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How fast must a disk spin to transfer 2tb of data with 1024 track at 6gb per sec

Last response: in Storage
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January 6, 2013 8:31:40 PM

Hello,
Consider a standard SATA 7200 RPM Hard Disk.Assuming a single platter of size 2TB, 3.5 inches in diameter, how long will ittake to transfer the entire disk contents assuming the data are of uniformdensity throughout the entire disk? There are 1024 tracks on the disk. At whatspeed must the disk spin to achieve the maximum SATA data transfer rate of6GB/sec?
a b G Storage
January 7, 2013 9:21:59 AM

"Assuming a single platter of size 2TB, 3.5 inches in diameter, how long will it take to transfer the entire disk contents assuming the data are of uniform density throughout the entire disk?"

This is a contradictory pair of statements.
- "a single platter of size 2TB, 3.5 inches in diameter"
- " the data are of uniform density throughout the entire disk"

That's impossible, so no-one can provide you with an answer!
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a b G Storage
January 7, 2013 9:36:41 AM

6Gb per sec sata slot supported only the transfer rate is not 6Gb per sec .
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January 7, 2013 9:37:44 AM

I can provide you an answer. It must spin really faaaaaaaaaaaassssstttt!
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January 7, 2013 9:39:20 AM

I smell homework.
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a b G Storage
January 7, 2013 9:40:38 AM

is this a mathematical question or are you trying to find such a component?
if it is the latter, then the standard is 7200rpm, some are higher but they STILL won't meet the requirement.

and i believe it cannot be uniform because of the shape, the outer part of the disc travels faster and can cover more data, so at a constant speed data can be read more from the outer diameter.

anyway if you're looking for a component, get an SSD, no more spinning :) 
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January 7, 2013 12:17:19 PM

Uniform data density, not uniform speed :lol: 
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a b G Storage
January 7, 2013 3:37:18 PM

Todays green HDD's actually shift between about 5,900 rpm and just over 7,200 rpm as it permits the drive heads to seek more as the media slows down it's rotation. The end result is actually less outstanding queued I/O as they take NCQ/TCQ to new extremes.

The question is bogus for so many reasons.
- There are 1024 tracks on the disk: It doesn't make jack difference.
- Assuming a single platter: It doesn't make jack difference.
- Assuming the data are of uniformdensity throughout the entire disk: For a platter this isn't really possible unless....

It does however have an answer, it's just worded very..... almost wrongly.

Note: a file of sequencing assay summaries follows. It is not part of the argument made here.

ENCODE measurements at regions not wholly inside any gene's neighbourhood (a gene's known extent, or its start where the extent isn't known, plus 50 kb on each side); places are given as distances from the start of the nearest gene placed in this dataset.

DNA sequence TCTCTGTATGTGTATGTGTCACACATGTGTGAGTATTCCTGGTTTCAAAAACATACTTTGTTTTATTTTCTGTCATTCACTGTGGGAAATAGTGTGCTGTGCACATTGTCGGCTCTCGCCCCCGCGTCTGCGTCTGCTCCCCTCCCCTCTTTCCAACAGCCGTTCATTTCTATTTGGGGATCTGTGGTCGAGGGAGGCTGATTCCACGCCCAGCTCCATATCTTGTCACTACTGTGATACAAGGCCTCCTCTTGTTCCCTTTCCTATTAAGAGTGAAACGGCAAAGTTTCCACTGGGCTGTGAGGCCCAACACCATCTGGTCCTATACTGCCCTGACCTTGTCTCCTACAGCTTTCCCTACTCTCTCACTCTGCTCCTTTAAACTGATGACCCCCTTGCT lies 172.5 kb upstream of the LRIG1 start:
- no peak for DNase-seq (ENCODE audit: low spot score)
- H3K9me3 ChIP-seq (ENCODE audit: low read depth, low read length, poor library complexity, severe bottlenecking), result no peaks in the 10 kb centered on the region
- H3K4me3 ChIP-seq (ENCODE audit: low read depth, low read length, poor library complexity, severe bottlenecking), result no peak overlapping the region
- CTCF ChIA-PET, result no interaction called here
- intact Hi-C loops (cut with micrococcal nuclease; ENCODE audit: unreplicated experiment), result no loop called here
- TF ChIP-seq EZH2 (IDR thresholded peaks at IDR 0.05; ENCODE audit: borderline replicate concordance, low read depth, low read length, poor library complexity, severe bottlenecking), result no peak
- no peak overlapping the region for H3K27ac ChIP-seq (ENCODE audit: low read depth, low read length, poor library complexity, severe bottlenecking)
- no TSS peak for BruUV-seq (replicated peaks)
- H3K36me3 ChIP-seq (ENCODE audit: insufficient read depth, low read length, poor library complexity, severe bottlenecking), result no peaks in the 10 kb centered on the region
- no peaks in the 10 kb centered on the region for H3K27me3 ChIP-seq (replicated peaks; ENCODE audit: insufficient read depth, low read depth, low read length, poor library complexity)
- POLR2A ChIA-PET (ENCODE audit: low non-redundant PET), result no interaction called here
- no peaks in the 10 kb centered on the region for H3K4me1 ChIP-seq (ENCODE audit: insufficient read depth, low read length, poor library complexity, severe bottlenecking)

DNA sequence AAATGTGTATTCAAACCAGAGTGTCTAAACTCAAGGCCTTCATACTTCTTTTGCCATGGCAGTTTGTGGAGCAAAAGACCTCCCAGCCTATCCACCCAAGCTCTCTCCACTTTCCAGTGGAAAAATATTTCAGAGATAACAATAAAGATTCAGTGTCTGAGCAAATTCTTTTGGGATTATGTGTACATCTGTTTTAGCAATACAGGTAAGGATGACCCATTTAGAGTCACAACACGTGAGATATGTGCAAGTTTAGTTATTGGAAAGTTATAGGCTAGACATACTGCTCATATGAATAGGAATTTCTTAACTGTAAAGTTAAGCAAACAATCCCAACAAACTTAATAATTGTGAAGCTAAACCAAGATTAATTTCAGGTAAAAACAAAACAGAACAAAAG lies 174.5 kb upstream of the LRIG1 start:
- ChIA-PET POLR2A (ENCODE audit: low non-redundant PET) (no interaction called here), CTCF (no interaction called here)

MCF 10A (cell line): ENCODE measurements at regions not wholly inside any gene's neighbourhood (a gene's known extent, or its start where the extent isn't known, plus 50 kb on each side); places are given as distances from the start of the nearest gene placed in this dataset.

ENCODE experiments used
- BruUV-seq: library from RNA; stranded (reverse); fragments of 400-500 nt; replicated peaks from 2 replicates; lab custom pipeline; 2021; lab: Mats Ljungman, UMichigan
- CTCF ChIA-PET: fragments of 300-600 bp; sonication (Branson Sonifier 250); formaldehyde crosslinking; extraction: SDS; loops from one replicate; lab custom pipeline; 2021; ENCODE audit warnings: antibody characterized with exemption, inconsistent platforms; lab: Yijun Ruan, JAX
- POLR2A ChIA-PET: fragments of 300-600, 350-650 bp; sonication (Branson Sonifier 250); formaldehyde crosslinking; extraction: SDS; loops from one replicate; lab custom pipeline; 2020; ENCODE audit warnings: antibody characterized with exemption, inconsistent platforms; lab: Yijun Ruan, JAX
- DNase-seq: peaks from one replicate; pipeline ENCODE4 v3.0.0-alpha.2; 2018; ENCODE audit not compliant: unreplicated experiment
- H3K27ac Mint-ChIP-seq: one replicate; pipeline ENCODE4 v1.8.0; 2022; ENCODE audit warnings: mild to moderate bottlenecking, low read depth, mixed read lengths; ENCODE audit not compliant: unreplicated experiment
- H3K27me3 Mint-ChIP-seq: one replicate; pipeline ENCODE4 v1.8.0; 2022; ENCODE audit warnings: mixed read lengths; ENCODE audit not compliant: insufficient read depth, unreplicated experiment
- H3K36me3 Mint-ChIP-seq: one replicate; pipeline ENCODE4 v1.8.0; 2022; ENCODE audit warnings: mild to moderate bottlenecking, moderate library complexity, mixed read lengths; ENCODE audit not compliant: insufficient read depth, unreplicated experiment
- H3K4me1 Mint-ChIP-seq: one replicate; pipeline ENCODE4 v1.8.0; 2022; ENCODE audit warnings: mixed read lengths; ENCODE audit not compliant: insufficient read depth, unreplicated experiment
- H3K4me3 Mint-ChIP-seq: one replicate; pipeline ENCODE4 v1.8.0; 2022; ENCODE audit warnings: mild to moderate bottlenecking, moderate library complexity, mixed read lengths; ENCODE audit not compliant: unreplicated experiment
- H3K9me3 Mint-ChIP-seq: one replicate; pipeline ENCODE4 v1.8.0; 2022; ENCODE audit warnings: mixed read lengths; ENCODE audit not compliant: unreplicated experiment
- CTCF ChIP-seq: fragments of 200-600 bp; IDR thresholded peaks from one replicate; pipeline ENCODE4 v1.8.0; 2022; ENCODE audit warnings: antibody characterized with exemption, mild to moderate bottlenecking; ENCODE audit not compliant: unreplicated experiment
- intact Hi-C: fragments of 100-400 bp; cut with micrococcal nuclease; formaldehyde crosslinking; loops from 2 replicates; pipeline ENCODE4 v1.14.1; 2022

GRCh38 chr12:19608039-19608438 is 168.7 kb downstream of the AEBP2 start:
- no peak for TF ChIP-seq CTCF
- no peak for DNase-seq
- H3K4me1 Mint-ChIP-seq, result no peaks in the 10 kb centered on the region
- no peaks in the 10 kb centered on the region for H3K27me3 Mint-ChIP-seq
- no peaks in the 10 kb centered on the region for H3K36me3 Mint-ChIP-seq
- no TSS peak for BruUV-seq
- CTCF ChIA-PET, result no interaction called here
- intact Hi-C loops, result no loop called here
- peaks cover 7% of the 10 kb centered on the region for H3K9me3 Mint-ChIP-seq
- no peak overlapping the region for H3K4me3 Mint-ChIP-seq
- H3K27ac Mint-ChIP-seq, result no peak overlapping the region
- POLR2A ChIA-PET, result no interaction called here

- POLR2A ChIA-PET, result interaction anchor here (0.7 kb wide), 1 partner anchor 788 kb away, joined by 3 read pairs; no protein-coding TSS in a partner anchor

Oh, I get it now.
- I'll sell you the solution to get the answer for AUD $5,000.
- Brilliant question, but poorly worded.
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a b G Storage
January 7, 2013 4:42:50 PM

So what class is this for?
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a b G Storage
January 7, 2013 4:52:42 PM

42 oh wait thats the answere to the meaning of life....


You could take your 2tb collection of porn and transfer it to another drive and time it to see how long it would take. Try to not watch any while your doing it, it will slow down the tranfer rate.
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a c 311 G Storage
January 7, 2013 5:06:56 PM

Uniform density IS possible. In fact it's the norm. Drives use Zone Bit Recording to maintain a fairly constant bits per square inch density across the entire surface.

The number of tracks and number of platters DOES make a difference. Less tracks and less platters means greater data density, which in turn means greater transfer rate.

Let's assume the 2TB capacity is spread across both sides of the single platter. At 1K tracks per side, that amounts to an average of 1GB per track. A 6Gbps SATA link speed can transfer data at the rate of 0.6 GB/s, so the drive would only need to rotate at 0.6 revolution per second to saturate the SATA interface. This equates to 36 RPM.

That said, a disc is typically constructed so that the radius of the innermost zone is about half the radius of the outermost zone. This means that the innermost zone has a bits-per-track value that is half that of the outermost tracks. Therefore, the transfer rate at the innermost zone (let's call it X) is about half that at the outermost zone (2X). If the average transfer rate (1.5X) occurs at the middle zone, then the drive will need to spin at 54RPM (= 36 x 1.5) in order for the innermost zone to saturate the SATA interface.
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a b G Storage
January 7, 2013 5:17:11 PM

funny how the op is nowhere to be seen, although that is all to common after 1 post
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